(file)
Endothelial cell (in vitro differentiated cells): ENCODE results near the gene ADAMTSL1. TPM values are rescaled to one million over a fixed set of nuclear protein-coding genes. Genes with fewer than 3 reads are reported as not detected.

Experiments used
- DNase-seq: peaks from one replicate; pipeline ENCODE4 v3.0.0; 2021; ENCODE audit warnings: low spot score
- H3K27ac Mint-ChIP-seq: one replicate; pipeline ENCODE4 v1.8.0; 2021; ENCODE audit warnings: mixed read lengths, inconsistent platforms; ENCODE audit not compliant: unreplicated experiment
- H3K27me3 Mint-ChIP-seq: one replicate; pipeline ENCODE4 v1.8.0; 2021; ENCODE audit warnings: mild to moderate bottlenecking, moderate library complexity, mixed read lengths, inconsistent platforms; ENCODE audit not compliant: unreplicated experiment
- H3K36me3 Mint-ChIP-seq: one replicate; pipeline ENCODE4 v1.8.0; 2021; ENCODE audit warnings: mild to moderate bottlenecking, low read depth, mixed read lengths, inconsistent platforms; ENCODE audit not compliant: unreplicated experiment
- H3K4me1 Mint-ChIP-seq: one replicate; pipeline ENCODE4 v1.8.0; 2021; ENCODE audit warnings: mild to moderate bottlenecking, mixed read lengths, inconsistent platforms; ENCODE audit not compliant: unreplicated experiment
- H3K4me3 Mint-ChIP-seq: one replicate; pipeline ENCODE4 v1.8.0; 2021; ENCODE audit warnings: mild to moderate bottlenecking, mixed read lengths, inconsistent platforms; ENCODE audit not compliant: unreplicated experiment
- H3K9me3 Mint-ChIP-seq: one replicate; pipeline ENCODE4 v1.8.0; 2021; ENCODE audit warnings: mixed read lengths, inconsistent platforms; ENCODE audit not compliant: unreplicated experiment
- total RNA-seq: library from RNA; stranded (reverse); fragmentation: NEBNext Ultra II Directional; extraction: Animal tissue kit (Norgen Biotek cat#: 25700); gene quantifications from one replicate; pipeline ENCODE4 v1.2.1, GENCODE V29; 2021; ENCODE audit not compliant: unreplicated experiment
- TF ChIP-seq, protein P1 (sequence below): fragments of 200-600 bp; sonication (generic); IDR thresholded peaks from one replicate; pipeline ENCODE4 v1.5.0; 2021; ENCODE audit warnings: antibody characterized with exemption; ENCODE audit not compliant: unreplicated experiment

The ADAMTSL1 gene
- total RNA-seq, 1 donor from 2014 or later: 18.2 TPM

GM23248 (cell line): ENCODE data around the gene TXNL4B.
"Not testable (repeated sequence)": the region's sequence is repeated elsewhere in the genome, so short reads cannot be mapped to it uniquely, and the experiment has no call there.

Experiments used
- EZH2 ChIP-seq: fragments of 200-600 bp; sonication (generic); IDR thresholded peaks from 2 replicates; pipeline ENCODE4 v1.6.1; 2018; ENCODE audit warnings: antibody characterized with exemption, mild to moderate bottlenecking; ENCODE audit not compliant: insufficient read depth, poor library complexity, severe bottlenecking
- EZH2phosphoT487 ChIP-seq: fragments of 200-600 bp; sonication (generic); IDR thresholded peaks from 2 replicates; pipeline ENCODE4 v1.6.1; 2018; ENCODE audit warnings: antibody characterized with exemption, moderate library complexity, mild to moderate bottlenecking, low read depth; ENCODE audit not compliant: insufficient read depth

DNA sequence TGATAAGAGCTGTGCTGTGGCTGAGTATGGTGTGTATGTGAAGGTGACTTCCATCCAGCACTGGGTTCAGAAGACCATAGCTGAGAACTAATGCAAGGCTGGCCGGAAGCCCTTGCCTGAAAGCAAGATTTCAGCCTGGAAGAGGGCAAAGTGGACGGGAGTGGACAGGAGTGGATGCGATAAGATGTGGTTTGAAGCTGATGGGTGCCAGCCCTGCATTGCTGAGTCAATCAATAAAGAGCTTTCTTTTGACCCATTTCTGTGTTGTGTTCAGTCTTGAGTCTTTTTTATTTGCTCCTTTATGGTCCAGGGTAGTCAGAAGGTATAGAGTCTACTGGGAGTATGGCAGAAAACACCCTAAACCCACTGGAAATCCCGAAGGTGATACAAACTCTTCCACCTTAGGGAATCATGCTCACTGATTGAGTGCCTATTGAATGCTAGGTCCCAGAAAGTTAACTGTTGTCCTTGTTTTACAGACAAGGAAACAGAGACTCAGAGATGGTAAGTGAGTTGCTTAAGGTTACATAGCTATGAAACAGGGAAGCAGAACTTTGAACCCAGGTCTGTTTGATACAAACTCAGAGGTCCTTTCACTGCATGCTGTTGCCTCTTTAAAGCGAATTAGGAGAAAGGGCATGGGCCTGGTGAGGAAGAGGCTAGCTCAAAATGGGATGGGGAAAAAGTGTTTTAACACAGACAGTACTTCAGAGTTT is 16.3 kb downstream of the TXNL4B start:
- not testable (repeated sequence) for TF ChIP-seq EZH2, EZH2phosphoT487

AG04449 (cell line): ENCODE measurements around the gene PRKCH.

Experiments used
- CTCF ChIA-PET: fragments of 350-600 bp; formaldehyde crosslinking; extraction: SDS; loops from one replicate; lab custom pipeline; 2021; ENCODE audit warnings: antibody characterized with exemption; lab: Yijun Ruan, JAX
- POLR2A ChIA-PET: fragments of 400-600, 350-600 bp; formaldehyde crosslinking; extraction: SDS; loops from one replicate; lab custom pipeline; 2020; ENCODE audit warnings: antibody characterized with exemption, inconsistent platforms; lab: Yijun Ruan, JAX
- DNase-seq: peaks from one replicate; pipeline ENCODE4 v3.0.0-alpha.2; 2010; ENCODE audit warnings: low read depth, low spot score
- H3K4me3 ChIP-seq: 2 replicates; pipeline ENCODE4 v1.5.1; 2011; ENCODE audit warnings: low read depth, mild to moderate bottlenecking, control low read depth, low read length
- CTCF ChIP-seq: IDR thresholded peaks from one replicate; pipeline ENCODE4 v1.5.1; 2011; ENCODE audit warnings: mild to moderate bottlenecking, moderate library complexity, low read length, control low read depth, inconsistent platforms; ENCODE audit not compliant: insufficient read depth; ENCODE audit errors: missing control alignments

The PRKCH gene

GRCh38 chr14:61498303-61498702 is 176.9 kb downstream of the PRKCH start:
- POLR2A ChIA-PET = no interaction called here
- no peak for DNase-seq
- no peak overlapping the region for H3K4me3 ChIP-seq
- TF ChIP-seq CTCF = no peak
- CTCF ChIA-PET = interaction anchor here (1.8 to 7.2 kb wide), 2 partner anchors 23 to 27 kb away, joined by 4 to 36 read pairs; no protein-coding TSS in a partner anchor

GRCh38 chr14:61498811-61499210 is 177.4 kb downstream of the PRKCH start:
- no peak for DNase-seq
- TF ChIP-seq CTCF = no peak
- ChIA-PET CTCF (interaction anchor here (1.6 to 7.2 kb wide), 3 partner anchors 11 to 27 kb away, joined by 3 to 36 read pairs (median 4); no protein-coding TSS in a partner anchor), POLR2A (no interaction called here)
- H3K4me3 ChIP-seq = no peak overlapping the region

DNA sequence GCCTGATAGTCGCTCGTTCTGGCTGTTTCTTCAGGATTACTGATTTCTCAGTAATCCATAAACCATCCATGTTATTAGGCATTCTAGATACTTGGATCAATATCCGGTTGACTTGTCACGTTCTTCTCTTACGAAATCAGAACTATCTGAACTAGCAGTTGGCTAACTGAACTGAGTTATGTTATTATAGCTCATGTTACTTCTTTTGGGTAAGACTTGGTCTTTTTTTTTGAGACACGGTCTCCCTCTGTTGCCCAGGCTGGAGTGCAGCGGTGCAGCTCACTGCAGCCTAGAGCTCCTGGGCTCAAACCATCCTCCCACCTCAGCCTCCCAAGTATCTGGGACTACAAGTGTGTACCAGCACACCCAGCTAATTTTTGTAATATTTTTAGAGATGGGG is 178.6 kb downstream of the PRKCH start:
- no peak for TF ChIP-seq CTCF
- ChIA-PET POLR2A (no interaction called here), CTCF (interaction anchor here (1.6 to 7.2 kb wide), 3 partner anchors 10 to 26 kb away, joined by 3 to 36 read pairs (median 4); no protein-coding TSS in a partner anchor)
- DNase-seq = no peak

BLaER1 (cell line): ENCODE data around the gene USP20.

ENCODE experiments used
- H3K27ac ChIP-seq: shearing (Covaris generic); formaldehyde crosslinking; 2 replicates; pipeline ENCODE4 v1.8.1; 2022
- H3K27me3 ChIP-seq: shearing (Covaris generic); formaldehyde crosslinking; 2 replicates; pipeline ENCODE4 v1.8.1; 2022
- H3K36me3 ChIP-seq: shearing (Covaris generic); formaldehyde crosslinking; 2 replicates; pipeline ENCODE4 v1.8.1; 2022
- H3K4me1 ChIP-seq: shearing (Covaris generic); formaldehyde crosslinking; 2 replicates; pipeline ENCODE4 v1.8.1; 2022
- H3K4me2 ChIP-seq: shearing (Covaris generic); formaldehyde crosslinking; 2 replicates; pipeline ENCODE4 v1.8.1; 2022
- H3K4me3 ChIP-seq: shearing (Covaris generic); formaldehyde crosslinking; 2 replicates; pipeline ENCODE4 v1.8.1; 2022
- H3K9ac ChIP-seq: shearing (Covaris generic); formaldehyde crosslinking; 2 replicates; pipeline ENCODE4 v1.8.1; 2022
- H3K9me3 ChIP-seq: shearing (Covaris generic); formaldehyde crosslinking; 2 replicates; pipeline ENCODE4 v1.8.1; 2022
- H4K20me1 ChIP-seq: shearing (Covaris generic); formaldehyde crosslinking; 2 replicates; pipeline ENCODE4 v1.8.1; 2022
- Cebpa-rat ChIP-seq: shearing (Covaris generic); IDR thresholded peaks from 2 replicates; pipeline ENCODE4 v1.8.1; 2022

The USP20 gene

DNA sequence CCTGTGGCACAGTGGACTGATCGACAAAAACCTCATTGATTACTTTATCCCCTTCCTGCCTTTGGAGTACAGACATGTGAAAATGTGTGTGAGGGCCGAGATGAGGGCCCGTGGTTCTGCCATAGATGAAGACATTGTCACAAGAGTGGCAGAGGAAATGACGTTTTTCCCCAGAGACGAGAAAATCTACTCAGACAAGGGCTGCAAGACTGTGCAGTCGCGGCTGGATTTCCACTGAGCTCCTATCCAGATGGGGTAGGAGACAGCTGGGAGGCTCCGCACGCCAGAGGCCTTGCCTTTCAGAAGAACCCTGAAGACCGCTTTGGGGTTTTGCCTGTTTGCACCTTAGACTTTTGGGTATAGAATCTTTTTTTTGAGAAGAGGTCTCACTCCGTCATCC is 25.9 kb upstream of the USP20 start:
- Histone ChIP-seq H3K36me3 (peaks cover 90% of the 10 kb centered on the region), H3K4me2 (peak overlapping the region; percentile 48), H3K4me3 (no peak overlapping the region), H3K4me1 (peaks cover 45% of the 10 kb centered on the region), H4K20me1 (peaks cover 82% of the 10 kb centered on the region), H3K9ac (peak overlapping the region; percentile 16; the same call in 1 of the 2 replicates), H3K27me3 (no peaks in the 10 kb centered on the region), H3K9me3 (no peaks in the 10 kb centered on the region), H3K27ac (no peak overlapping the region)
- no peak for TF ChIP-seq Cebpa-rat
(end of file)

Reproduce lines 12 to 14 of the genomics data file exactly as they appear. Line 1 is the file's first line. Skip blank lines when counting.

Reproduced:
The ADAMTSL1 gene
- total RNA-seq, 1 donor from 2014 or later: 18.2 TPM

GM23248 (cell line): ENCODE data around the gene TXNL4B.